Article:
A Gay Media Empire to Shove in the Closet

A new kingpin of gay content has just come out to Wall Street: Here Media, which rules queer pay-TV, film, magazines, books, and websites. But has anyone stopped to ask if we need it?

The media itself is gayer than ever: From the pink mafia at the New York Times to the ambisexual likes of Neal Boulton, it's hard to think of the LGBT community as underrepresented in the mainstream. At the same time, as gays move out to the suburbs and raise kids, it gets harder for them to relate to the urban obsessions of the gay press.

And yet wannabe pink-collar kingpins like Here Media CEO Paul Colichman keep trying. His company is the product of a fire sale thinly disguised as a merger announced late last week. The company is made up of the post-layoff remnants of PlanetOut, the operator of a gay content portal and an online-personals site, along with Here Networks, a subscription cable channel, and Regent Entertainment Media, an indie film studio focused on the gay market.

Colichman (above), the Obama-hating Regent boss whom Queerty dubbed "the whiny queer version of Rupert Murdoch," is reprising the old dream that led a few queer media and tech veterans to start PlanetOut in the first place: Media for the gays, by the gays.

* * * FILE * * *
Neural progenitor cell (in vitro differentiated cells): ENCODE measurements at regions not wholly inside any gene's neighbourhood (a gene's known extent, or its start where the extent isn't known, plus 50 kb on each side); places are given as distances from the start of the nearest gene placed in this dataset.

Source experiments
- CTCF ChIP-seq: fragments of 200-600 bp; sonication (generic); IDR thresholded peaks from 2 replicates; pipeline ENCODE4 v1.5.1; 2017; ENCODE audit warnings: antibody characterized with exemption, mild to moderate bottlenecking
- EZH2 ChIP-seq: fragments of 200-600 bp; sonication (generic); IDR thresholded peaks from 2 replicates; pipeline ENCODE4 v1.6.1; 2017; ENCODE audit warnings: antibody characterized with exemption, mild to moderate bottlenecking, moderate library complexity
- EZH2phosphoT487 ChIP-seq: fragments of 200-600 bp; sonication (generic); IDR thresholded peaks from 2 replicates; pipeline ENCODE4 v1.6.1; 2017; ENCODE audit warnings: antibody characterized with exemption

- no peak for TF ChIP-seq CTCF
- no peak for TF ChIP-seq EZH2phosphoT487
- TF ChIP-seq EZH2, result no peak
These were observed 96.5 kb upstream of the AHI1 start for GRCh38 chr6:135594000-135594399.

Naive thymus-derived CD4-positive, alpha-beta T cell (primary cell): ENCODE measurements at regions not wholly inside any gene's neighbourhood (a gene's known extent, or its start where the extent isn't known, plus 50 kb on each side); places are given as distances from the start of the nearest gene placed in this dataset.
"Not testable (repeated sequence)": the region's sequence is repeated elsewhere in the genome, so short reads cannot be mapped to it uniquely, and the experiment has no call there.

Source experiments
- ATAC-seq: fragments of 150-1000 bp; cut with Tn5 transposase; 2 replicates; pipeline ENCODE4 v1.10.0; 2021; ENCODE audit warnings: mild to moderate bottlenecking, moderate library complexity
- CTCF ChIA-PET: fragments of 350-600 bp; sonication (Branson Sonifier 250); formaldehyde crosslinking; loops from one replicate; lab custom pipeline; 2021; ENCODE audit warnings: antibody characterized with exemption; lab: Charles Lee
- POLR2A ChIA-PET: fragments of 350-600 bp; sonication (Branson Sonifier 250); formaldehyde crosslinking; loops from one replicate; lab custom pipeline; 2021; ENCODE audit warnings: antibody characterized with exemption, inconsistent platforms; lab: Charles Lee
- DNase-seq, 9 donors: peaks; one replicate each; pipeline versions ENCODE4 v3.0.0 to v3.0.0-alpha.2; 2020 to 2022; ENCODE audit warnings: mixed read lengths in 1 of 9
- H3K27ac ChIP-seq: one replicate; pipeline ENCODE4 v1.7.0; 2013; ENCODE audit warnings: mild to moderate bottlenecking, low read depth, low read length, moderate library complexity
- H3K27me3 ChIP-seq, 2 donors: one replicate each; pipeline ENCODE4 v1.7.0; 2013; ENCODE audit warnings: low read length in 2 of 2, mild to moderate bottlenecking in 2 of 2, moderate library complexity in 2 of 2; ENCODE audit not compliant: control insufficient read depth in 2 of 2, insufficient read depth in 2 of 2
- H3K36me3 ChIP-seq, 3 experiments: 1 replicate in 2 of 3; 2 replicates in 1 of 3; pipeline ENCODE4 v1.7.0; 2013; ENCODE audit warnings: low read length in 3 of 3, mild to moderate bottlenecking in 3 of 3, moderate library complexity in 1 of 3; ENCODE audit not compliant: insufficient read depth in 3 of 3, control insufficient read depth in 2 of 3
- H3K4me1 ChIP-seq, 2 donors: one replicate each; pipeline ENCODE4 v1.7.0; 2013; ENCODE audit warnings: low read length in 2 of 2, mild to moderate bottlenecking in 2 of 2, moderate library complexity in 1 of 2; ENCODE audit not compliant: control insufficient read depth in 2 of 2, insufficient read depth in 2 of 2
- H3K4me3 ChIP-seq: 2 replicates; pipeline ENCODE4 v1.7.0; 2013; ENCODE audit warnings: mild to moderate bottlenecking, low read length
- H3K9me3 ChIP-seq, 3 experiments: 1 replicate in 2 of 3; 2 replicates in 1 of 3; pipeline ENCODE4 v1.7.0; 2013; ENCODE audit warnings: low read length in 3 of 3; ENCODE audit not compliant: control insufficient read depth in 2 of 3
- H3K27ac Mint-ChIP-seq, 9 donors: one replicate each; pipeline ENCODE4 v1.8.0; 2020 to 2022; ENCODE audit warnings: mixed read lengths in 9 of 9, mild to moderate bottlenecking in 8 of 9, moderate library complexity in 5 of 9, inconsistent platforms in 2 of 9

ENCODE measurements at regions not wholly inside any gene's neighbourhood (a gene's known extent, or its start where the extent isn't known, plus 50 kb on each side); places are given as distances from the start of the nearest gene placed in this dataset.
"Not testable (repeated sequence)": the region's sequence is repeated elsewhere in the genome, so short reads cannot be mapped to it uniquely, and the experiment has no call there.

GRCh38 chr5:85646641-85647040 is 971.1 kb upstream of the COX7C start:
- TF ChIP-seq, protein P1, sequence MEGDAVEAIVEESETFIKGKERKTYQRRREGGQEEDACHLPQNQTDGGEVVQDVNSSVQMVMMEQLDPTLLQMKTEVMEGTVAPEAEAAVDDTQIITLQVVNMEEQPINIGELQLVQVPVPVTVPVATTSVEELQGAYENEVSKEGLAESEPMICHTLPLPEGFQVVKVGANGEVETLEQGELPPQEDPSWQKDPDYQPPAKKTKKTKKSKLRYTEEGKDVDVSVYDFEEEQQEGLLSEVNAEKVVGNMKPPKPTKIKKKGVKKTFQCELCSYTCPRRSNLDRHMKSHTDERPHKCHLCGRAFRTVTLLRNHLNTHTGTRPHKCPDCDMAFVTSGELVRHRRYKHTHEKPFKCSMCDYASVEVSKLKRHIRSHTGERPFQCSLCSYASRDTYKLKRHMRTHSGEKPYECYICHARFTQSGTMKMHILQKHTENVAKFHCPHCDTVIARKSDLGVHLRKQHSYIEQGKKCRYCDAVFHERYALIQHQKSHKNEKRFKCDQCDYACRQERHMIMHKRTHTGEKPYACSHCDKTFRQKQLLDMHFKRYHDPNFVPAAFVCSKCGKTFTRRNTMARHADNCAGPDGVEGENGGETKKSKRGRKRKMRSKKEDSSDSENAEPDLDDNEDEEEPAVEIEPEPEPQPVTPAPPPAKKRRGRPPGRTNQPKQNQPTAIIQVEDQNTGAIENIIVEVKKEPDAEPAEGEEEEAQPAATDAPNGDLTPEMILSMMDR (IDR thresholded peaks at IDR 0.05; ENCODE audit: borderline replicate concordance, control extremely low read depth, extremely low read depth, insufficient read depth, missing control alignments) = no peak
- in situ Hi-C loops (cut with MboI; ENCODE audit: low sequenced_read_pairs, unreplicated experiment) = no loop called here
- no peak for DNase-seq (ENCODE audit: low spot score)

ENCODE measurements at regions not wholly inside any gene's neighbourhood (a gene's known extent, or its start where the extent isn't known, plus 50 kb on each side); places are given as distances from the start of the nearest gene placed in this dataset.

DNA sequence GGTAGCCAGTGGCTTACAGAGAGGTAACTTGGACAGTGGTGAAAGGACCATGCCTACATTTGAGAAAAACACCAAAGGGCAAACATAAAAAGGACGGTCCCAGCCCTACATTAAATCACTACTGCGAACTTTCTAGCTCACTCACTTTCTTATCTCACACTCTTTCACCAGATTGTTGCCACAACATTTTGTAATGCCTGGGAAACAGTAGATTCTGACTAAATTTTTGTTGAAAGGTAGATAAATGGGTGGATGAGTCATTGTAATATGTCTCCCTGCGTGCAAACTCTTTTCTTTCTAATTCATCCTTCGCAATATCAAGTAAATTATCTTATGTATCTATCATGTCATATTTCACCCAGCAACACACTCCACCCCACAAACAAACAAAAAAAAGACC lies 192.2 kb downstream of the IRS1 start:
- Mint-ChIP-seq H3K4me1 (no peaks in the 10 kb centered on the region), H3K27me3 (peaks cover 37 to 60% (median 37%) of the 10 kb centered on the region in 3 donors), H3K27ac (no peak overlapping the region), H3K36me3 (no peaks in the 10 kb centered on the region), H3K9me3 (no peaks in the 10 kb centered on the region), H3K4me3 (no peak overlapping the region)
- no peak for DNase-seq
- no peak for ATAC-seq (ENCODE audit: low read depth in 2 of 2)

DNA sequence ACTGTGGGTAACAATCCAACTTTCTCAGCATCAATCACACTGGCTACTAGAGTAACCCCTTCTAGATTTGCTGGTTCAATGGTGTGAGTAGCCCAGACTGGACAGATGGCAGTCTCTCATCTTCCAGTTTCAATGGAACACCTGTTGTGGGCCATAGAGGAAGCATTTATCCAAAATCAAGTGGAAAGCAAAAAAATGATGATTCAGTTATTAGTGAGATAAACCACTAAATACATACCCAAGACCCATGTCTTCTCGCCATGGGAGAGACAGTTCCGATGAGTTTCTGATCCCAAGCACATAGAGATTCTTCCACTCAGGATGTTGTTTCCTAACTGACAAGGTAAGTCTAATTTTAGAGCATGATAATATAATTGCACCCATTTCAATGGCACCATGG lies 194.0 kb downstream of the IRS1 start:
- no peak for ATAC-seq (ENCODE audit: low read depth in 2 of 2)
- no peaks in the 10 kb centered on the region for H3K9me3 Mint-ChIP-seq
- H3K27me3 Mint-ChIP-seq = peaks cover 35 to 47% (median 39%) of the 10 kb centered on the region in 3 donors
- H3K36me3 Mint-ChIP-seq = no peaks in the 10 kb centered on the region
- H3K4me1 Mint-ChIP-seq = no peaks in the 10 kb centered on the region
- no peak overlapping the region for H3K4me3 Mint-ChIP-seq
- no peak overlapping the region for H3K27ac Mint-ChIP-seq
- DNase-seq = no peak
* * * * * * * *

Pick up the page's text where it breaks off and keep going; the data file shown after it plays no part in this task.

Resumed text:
Under former CEO Lowell Selvin, PlanetOut expanded into everything from book publishing to all-gay cruises. An all-gay transatlantic crossing on the Queen Mary 2 proved such a financial disaster that it helped sink the company. But Selvin & Co. were too busy with playing with cruise ships to notice what was happening to the gay market: Having come out of the closet en masse in the '90s, most gays and lesbians found their interests weren't that different from mainstream America. The notion of a gay Web portal, which might have made sense in the mid-'90s, no longer worked in an age of blogs and search engines. And pay classifieds of any persuasion found it hard to compete with Craigslist ads.

Yet the dream of gay-media world domination continues to draw the likes of Selvin and Colichman. It's the promise of being a big pink fish in a small pond. Gay men seeking attention — who'd imagine? But that same dynamic is what dooms gay media moguls to being small fry.